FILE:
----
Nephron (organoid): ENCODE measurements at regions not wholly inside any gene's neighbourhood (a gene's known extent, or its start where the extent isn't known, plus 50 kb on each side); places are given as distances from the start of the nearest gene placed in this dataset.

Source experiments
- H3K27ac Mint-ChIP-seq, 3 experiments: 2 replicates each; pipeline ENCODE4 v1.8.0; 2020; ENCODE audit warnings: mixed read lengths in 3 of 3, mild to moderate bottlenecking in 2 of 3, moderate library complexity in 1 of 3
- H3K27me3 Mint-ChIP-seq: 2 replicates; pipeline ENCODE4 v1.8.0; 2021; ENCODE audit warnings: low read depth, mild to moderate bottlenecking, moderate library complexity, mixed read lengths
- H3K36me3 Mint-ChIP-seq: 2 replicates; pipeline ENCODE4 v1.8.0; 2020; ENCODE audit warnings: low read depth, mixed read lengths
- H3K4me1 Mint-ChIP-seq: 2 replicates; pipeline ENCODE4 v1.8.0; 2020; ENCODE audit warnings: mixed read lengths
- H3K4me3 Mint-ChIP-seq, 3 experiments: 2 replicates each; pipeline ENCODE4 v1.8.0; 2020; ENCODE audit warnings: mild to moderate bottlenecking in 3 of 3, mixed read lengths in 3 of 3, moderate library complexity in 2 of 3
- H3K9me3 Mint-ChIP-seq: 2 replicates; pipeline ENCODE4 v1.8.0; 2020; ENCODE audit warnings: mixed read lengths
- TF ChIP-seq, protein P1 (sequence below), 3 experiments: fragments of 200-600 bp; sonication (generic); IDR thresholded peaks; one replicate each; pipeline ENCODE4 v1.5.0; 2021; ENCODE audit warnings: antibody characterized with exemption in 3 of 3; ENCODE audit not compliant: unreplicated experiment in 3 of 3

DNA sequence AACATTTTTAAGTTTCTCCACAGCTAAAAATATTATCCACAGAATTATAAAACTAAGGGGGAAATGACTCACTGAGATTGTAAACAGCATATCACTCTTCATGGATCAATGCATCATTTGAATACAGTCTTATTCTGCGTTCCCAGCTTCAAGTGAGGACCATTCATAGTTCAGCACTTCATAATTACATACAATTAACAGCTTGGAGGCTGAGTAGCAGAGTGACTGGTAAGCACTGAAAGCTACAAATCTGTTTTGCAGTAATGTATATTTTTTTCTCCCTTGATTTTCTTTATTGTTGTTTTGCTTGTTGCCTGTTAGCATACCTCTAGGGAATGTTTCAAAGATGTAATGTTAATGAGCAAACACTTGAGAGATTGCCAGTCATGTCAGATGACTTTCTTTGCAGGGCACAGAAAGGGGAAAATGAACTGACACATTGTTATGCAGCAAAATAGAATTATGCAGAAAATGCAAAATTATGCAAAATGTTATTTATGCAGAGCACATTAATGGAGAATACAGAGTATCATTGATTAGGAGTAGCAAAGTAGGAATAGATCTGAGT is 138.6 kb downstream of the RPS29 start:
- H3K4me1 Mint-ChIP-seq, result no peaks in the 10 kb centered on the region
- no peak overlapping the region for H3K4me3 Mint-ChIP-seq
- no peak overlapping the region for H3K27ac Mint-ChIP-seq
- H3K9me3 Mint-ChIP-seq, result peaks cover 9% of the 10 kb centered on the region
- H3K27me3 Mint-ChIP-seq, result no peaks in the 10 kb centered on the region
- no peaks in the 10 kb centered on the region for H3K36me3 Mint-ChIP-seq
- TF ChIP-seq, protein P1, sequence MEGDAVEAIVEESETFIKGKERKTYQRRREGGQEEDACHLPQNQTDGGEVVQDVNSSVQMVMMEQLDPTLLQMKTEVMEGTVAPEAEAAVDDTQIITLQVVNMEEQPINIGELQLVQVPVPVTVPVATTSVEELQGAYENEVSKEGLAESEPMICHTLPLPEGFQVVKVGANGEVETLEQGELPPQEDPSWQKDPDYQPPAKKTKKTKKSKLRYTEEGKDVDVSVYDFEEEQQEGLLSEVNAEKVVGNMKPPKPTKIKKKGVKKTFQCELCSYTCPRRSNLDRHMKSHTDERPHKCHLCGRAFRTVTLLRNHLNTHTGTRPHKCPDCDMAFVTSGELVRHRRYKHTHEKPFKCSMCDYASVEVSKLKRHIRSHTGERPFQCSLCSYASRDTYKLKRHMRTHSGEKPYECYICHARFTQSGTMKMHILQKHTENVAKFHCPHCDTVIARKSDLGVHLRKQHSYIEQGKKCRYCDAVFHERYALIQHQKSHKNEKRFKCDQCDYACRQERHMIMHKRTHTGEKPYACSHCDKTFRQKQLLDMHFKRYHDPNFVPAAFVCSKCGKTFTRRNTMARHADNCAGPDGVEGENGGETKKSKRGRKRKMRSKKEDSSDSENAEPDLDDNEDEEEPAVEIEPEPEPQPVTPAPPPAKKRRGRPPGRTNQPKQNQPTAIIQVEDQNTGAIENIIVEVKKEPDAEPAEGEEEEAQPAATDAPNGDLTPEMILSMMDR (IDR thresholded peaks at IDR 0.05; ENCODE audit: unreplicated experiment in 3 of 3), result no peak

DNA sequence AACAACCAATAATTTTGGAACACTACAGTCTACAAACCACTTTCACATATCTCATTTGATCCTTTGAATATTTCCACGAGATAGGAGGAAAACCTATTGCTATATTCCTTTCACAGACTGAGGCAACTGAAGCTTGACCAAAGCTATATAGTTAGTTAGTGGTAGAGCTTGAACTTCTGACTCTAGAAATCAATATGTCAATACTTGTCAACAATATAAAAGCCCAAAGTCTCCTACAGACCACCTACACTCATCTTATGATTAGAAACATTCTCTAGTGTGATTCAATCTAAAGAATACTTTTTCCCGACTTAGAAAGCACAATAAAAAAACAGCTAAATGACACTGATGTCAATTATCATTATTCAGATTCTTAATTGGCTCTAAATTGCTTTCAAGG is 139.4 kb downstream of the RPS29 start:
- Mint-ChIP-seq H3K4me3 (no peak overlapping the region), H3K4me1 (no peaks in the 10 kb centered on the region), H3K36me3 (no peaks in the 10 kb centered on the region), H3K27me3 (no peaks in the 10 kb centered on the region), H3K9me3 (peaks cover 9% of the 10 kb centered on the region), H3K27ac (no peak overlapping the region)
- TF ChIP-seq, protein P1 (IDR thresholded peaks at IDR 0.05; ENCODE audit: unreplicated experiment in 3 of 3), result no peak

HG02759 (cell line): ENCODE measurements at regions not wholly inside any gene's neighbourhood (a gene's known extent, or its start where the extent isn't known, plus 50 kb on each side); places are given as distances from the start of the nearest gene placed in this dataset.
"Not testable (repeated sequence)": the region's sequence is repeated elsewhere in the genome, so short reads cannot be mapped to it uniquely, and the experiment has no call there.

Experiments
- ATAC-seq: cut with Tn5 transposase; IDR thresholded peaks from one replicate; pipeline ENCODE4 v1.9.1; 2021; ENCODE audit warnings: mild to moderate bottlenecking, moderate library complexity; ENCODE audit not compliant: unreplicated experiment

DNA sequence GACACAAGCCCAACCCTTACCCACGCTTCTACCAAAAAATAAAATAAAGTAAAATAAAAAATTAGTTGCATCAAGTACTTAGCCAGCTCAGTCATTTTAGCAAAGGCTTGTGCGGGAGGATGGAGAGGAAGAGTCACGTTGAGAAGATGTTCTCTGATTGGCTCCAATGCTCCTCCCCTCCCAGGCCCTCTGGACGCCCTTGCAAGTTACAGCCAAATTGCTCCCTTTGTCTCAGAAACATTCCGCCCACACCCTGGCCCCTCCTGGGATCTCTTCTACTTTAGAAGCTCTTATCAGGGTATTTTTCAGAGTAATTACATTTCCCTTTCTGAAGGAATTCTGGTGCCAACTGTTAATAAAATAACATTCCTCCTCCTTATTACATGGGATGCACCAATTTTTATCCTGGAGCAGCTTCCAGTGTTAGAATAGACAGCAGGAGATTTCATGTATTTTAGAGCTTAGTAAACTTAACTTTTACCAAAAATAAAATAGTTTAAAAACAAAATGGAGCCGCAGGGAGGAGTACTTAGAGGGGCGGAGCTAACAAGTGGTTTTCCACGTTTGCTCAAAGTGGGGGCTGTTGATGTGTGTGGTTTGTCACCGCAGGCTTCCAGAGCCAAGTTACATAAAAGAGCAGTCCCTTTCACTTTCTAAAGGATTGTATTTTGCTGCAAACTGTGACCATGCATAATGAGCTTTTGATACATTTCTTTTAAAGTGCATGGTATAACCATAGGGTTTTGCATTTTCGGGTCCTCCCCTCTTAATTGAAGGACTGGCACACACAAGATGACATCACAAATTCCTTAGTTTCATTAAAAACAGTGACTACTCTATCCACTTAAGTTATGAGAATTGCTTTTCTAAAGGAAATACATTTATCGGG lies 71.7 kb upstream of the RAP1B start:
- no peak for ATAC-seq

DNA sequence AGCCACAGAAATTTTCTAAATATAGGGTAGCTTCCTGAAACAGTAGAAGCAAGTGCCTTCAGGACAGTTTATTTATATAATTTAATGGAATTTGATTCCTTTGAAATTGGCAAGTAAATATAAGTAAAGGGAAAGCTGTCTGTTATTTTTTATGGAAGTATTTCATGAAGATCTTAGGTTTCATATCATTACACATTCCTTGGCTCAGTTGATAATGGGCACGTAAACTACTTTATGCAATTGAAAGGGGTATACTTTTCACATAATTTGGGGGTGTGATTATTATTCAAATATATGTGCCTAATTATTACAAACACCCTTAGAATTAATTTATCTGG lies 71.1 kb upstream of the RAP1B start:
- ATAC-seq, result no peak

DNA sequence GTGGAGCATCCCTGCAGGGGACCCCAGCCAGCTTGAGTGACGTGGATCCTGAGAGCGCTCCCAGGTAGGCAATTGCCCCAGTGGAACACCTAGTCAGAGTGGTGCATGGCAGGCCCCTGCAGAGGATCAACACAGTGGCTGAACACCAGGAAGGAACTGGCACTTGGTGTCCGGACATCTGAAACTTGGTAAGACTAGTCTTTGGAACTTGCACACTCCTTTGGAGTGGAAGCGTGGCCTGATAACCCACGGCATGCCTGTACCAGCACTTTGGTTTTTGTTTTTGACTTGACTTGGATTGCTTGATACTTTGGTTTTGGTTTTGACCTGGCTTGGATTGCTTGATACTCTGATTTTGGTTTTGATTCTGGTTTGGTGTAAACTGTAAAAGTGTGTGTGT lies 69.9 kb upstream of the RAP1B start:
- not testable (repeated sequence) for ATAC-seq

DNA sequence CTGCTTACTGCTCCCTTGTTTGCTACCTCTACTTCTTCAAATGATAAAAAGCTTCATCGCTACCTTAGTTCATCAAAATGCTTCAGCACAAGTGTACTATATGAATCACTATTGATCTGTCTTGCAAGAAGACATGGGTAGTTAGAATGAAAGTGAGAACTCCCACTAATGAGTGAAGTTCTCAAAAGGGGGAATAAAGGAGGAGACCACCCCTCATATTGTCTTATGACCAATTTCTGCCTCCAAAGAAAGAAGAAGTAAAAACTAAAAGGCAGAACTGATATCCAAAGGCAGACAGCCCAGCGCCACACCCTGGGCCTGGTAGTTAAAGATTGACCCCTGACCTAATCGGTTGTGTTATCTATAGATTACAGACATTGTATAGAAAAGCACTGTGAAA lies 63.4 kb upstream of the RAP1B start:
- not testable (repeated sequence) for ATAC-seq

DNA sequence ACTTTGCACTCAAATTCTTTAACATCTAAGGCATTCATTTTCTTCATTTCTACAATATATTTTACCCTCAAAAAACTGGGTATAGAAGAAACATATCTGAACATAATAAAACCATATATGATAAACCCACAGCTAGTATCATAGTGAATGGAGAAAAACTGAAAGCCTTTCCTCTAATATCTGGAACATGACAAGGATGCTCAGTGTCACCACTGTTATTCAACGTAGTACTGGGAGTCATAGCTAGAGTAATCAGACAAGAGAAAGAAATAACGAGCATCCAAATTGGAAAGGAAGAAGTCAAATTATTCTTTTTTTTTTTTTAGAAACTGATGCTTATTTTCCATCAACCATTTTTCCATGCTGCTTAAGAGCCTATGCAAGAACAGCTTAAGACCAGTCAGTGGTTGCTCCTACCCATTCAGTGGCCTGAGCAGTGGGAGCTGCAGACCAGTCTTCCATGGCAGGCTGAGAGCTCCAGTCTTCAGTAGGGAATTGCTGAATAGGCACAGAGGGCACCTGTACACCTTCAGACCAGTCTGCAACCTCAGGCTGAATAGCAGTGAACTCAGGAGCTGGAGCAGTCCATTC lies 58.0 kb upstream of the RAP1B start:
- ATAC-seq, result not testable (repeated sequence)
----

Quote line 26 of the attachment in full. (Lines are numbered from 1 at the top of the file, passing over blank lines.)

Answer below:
- no peak for ATAC-seq